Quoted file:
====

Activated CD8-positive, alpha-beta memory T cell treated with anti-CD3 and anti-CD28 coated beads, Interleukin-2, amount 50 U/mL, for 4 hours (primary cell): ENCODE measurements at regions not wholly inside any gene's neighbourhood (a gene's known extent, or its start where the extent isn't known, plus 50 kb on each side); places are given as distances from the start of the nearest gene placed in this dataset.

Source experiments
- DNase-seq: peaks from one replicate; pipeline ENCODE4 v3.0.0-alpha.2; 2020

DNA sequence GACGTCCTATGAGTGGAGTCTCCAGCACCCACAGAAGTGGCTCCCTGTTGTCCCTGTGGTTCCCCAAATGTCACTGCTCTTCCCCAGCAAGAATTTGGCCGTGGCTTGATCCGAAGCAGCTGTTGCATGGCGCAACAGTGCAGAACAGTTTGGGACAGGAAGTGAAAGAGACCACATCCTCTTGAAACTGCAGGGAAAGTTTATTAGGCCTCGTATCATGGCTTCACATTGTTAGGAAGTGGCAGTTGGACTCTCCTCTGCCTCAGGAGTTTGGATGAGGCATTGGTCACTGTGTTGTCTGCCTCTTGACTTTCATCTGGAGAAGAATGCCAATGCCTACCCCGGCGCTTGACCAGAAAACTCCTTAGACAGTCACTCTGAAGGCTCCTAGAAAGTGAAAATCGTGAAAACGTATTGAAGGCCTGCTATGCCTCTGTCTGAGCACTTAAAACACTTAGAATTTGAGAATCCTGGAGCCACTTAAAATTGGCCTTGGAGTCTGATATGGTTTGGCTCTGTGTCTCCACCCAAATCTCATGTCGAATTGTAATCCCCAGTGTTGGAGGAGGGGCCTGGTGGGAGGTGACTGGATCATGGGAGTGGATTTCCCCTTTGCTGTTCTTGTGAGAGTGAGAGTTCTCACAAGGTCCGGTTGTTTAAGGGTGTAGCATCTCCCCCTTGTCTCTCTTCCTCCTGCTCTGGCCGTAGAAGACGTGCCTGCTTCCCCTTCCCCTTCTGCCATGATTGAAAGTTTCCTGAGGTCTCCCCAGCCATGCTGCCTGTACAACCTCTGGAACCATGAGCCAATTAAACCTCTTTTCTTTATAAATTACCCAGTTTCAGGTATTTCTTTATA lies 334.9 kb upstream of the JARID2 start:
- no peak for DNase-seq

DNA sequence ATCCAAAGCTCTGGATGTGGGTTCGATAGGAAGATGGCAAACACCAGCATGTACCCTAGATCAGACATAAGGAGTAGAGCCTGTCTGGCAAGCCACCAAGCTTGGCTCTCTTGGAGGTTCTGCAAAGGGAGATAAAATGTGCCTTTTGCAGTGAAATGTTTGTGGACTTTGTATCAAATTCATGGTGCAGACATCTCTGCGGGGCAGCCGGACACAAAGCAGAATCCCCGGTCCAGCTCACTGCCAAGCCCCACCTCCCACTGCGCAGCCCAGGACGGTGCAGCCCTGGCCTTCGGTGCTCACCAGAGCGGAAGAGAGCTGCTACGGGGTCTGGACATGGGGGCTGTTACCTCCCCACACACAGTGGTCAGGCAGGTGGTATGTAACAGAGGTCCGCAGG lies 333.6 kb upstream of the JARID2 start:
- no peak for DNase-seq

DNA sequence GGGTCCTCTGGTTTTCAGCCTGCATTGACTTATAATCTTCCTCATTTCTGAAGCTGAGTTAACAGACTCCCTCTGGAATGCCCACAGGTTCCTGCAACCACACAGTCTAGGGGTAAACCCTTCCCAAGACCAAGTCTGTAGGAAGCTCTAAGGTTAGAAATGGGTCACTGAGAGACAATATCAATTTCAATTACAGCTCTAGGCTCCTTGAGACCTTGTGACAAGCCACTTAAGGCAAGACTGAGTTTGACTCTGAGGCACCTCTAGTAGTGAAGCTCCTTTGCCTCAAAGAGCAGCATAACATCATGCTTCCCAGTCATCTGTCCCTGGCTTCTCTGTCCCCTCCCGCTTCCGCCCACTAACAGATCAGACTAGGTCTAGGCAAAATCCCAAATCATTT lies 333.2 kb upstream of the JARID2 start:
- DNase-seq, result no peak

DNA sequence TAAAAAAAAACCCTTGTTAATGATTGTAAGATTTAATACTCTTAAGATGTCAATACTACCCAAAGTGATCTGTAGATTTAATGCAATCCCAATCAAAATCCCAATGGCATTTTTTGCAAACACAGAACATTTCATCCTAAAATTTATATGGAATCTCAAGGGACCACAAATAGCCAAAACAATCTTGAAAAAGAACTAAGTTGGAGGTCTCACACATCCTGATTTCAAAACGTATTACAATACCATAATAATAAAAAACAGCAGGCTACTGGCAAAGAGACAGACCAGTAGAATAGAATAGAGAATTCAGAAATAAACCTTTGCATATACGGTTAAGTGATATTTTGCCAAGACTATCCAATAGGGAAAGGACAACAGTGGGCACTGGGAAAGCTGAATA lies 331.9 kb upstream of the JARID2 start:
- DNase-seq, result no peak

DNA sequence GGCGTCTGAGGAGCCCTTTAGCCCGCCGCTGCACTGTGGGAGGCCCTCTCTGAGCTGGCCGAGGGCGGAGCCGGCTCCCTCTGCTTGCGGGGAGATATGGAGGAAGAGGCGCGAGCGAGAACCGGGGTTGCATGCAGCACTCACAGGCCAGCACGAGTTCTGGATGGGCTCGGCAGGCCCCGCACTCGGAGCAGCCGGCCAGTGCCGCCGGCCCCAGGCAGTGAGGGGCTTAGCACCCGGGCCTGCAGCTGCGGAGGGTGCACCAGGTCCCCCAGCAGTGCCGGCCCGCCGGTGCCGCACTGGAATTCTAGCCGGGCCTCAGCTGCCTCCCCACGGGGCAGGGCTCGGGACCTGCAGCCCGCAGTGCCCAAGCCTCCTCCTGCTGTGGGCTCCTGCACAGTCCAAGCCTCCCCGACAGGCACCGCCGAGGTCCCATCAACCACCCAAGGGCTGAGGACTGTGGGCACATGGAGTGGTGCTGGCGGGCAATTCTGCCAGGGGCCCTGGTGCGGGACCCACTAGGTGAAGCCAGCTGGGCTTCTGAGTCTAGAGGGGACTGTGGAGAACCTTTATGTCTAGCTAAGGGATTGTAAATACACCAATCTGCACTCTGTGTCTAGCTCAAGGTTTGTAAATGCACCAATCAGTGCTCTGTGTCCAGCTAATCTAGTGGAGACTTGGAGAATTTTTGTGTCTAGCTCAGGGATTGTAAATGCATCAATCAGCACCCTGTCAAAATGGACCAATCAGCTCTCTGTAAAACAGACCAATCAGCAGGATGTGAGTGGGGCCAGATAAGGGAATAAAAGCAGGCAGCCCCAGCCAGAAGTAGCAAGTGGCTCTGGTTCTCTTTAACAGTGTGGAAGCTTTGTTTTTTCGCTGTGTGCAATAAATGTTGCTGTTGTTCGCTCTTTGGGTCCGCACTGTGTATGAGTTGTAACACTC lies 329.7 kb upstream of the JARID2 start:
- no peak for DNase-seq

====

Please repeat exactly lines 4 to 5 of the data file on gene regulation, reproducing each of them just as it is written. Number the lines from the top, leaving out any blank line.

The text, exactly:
DNA sequence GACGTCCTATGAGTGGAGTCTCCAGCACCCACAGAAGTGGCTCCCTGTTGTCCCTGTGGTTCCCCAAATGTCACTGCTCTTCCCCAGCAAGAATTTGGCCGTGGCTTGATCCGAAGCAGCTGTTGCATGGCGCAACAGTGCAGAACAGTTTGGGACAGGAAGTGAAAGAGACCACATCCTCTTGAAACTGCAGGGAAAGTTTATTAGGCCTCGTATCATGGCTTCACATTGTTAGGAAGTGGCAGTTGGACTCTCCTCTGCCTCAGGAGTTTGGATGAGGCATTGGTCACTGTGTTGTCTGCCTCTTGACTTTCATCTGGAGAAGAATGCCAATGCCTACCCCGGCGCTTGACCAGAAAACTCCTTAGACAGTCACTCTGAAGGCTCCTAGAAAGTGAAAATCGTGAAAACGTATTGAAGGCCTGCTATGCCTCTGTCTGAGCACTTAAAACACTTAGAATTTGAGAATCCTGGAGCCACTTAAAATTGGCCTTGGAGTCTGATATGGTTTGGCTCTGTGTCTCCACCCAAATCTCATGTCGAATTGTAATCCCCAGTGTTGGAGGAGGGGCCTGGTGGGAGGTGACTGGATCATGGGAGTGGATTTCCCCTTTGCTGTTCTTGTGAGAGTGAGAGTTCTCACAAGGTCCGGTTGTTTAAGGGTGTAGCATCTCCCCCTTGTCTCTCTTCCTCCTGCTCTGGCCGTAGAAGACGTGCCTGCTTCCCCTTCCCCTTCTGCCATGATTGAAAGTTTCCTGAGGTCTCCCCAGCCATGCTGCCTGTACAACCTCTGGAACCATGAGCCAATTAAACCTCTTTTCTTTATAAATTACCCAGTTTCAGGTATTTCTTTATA lies 334.9 kb upstream of the JARID2 start:
- no peak for DNase-seq